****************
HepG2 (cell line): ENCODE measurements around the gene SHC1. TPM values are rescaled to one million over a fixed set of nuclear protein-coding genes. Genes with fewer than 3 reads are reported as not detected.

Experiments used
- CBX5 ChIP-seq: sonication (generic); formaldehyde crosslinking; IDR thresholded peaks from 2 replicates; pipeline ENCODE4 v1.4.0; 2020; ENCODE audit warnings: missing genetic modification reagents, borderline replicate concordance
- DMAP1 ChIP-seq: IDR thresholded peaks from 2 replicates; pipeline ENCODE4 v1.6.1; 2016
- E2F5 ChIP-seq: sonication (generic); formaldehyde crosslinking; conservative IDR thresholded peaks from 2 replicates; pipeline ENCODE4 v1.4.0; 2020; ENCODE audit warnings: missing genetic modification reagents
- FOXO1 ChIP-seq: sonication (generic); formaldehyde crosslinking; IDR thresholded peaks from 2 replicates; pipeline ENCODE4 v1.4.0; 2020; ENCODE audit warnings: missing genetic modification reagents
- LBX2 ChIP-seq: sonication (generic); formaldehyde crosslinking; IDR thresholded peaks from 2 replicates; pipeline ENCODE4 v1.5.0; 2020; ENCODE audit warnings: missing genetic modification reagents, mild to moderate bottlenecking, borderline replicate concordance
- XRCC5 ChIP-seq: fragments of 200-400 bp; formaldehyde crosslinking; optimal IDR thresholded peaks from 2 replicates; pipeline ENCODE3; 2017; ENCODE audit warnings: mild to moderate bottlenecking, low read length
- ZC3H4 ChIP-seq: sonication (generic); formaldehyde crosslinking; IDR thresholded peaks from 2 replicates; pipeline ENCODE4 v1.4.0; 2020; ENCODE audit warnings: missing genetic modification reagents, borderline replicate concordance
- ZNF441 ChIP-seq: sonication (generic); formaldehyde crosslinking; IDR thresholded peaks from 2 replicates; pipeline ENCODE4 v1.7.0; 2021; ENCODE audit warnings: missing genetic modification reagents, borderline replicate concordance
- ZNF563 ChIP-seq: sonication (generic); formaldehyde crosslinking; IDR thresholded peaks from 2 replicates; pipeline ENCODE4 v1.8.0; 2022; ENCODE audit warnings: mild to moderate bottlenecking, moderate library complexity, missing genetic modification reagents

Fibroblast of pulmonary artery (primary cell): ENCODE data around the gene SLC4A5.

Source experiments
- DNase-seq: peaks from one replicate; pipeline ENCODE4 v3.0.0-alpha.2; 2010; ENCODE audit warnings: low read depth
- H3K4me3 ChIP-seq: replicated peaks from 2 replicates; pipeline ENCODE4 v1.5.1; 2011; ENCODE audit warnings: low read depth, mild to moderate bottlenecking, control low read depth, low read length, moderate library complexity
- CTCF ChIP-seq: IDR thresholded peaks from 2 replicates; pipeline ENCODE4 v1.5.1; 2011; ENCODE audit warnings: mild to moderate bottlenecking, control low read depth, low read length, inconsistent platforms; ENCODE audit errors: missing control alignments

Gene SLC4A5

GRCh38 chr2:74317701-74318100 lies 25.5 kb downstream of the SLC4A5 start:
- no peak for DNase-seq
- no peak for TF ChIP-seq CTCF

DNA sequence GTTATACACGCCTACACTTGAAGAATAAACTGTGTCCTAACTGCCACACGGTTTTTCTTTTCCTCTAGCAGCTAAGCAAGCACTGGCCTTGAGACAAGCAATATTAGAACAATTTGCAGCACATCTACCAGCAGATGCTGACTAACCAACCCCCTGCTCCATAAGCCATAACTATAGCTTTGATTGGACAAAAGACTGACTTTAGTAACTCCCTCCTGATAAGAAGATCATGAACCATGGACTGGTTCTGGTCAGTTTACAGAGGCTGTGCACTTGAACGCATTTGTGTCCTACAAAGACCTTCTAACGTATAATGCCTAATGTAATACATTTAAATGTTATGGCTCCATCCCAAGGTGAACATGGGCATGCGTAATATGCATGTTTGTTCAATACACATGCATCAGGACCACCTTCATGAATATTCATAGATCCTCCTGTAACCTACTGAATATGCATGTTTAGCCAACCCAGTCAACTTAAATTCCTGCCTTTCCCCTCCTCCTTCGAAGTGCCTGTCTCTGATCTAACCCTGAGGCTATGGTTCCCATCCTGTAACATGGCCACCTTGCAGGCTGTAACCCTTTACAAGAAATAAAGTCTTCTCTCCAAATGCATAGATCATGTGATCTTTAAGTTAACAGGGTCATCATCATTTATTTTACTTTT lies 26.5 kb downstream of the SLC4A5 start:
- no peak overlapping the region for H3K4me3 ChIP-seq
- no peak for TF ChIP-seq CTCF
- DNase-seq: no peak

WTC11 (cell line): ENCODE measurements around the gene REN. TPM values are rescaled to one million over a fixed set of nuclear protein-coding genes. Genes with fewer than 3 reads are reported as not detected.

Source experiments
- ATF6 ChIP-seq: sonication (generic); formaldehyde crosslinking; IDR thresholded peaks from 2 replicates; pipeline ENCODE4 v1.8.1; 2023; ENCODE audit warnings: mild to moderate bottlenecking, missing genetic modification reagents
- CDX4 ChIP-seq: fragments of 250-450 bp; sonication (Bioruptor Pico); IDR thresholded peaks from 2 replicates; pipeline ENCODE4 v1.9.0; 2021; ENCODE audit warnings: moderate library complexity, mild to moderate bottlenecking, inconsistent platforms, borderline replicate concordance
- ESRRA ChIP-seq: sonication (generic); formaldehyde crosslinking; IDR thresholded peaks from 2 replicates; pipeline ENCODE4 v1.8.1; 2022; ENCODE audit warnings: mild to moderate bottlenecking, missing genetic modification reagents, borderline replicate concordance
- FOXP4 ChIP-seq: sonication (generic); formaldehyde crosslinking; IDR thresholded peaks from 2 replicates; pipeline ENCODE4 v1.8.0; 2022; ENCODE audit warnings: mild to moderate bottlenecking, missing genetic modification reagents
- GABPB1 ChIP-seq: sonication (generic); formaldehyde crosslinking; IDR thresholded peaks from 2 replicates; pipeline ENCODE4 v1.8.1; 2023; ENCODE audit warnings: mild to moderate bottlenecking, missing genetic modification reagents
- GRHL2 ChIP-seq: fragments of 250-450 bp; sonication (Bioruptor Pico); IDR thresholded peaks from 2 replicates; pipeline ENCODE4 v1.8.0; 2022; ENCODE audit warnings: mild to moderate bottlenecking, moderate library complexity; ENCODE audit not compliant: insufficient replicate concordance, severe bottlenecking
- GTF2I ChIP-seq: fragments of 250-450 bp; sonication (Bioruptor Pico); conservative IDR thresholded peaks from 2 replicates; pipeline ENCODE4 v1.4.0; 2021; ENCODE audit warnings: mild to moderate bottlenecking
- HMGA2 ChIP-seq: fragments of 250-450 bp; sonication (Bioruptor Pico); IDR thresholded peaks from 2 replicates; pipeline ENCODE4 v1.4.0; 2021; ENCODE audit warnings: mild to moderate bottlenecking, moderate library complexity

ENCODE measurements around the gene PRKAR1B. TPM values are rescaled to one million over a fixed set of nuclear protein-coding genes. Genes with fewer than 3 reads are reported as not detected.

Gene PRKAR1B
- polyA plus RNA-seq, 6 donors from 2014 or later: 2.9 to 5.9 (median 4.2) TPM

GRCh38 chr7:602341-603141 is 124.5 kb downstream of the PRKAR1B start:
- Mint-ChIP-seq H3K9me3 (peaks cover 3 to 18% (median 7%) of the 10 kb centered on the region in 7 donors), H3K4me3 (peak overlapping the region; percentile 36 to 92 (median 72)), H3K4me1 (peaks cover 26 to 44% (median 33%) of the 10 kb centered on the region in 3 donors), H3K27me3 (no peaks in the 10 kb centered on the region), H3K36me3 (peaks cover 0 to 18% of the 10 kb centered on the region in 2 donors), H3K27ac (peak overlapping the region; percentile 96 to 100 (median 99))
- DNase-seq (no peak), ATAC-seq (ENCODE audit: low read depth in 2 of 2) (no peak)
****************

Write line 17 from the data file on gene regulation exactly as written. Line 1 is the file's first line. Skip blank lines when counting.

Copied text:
Gene SLC4A5